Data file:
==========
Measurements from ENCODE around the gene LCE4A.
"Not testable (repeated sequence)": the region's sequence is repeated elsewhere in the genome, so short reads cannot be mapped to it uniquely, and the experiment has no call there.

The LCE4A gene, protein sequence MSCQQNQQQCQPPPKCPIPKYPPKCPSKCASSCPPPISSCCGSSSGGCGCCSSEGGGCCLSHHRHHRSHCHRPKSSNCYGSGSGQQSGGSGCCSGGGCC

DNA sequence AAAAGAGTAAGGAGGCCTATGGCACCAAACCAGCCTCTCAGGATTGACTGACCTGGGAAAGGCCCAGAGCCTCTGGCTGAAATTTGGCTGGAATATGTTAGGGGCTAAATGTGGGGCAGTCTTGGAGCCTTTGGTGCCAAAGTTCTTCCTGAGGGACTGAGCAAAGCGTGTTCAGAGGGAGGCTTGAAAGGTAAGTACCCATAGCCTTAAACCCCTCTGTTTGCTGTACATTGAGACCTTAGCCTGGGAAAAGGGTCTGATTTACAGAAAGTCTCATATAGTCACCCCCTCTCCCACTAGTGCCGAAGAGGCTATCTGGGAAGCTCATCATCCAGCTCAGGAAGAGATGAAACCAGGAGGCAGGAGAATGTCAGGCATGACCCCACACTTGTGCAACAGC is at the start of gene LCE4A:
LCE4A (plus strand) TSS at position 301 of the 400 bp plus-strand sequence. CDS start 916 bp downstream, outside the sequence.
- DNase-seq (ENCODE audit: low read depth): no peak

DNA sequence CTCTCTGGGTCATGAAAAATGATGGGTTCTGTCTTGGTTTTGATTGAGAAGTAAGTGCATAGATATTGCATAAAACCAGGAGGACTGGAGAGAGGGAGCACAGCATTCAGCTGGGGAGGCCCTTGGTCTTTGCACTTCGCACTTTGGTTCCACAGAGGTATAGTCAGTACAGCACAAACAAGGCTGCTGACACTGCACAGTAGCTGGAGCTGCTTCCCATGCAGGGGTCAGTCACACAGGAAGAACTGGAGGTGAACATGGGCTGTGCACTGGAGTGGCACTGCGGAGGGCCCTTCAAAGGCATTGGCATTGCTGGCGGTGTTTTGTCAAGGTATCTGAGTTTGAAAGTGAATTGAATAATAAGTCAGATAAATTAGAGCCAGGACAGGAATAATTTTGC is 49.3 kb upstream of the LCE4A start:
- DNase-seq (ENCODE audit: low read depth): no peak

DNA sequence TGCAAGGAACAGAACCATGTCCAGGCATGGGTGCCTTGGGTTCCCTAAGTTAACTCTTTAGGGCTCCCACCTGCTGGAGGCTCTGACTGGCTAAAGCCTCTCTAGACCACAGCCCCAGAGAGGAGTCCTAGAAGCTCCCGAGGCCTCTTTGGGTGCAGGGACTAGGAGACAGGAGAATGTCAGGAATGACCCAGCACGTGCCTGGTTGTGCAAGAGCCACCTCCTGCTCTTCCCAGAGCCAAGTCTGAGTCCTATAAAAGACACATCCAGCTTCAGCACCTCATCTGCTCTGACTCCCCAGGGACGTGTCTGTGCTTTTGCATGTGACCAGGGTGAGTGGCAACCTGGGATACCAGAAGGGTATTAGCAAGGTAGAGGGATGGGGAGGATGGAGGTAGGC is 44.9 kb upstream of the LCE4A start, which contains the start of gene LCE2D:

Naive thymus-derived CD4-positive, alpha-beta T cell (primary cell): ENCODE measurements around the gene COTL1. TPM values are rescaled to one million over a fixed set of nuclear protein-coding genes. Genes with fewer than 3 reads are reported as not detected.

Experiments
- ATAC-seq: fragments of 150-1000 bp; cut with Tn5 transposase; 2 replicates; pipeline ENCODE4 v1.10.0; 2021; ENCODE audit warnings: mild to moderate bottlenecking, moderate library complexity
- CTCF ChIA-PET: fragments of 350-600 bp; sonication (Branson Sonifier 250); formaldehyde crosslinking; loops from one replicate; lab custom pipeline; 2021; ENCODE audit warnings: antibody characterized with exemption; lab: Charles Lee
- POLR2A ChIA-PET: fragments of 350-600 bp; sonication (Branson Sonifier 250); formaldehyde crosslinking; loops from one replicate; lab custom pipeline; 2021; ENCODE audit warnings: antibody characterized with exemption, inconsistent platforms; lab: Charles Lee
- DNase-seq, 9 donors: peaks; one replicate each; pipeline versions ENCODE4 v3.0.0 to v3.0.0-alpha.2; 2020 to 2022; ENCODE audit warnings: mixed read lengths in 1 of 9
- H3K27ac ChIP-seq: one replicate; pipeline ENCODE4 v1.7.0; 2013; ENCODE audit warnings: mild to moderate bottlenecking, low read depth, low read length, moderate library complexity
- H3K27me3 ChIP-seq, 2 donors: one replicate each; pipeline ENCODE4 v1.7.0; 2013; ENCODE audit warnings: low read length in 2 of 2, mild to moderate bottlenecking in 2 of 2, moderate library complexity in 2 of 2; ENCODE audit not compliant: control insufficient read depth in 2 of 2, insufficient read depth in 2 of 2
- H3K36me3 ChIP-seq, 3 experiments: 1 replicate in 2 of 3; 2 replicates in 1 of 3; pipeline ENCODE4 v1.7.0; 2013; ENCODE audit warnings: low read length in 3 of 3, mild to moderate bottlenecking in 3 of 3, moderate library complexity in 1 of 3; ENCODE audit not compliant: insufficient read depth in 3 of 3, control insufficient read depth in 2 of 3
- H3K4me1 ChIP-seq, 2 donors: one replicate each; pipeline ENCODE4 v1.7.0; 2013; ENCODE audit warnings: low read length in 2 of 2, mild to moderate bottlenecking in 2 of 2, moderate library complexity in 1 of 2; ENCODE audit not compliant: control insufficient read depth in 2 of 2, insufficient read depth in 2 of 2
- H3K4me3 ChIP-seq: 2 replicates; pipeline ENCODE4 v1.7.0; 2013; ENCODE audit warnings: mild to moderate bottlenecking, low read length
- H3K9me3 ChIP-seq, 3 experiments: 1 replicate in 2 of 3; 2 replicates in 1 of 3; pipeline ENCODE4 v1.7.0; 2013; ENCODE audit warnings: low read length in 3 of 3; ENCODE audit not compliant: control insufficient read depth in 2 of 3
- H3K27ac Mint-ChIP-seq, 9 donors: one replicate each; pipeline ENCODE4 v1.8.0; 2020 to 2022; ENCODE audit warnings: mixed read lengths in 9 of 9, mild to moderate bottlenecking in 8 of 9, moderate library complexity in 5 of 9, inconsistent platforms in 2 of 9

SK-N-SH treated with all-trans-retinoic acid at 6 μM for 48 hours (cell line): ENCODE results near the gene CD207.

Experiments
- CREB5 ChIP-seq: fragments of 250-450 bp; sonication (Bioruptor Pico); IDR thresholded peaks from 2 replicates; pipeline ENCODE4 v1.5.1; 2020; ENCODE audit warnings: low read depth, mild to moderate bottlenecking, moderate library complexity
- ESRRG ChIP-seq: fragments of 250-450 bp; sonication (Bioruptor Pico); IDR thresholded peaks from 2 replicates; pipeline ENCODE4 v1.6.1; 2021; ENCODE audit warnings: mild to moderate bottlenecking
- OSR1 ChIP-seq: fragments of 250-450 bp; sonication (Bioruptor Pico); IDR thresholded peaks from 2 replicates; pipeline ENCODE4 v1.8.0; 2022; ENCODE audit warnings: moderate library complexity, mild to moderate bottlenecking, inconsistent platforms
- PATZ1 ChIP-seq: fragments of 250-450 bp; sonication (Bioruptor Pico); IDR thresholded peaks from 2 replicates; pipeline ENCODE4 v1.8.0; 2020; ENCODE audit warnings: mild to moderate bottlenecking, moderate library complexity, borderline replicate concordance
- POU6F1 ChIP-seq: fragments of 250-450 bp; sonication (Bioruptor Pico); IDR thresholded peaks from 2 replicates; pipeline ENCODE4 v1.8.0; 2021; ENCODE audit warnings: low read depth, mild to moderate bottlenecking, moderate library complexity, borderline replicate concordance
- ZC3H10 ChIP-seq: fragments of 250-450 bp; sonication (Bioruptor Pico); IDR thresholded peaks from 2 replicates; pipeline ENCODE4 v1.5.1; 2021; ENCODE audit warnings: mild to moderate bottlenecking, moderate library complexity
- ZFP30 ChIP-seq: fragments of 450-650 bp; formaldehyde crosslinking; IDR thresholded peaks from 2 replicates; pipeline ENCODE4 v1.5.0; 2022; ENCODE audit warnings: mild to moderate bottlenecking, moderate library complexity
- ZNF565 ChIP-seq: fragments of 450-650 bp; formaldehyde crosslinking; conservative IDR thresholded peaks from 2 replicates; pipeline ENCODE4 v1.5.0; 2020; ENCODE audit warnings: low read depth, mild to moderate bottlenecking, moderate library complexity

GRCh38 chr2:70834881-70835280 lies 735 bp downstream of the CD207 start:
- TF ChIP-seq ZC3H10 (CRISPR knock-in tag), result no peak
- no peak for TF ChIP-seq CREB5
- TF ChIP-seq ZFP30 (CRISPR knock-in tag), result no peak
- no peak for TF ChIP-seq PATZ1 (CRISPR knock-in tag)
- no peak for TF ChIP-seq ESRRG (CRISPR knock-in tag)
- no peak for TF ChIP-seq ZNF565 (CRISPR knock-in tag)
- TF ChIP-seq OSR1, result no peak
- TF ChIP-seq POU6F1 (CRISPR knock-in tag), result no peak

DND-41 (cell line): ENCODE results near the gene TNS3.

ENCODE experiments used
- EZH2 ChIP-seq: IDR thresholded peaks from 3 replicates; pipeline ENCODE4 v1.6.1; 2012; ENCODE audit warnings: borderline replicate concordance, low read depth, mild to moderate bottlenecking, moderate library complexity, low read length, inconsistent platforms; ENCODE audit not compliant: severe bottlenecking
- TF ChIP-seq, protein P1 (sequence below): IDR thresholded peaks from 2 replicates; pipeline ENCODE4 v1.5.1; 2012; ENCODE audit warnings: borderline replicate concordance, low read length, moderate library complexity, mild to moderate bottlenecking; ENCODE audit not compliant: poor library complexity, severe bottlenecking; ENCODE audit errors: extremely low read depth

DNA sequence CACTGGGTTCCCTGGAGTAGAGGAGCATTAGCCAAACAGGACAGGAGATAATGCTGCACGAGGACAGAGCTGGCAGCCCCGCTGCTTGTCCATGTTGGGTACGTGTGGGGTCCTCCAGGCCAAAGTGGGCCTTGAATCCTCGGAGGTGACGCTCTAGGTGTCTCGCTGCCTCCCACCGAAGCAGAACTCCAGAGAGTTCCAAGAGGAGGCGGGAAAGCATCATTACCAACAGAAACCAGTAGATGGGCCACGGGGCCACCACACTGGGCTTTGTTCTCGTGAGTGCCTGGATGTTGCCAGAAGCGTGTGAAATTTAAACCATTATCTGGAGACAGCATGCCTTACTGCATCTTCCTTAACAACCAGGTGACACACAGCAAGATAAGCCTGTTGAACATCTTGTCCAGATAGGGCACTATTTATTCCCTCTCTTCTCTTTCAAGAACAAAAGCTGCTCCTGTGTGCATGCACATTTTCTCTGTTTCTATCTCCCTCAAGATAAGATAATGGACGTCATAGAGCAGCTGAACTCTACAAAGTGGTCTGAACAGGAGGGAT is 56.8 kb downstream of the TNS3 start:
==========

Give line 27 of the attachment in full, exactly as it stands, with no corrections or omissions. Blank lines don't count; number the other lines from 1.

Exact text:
- OSR1 ChIP-seq: fragments of 250-450 bp; sonication (Bioruptor Pico); IDR thresholded peaks from 2 replicates; pipeline ENCODE4 v1.8.0; 2022; ENCODE audit warnings: moderate library complexity, mild to moderate bottlenecking, inconsistent platforms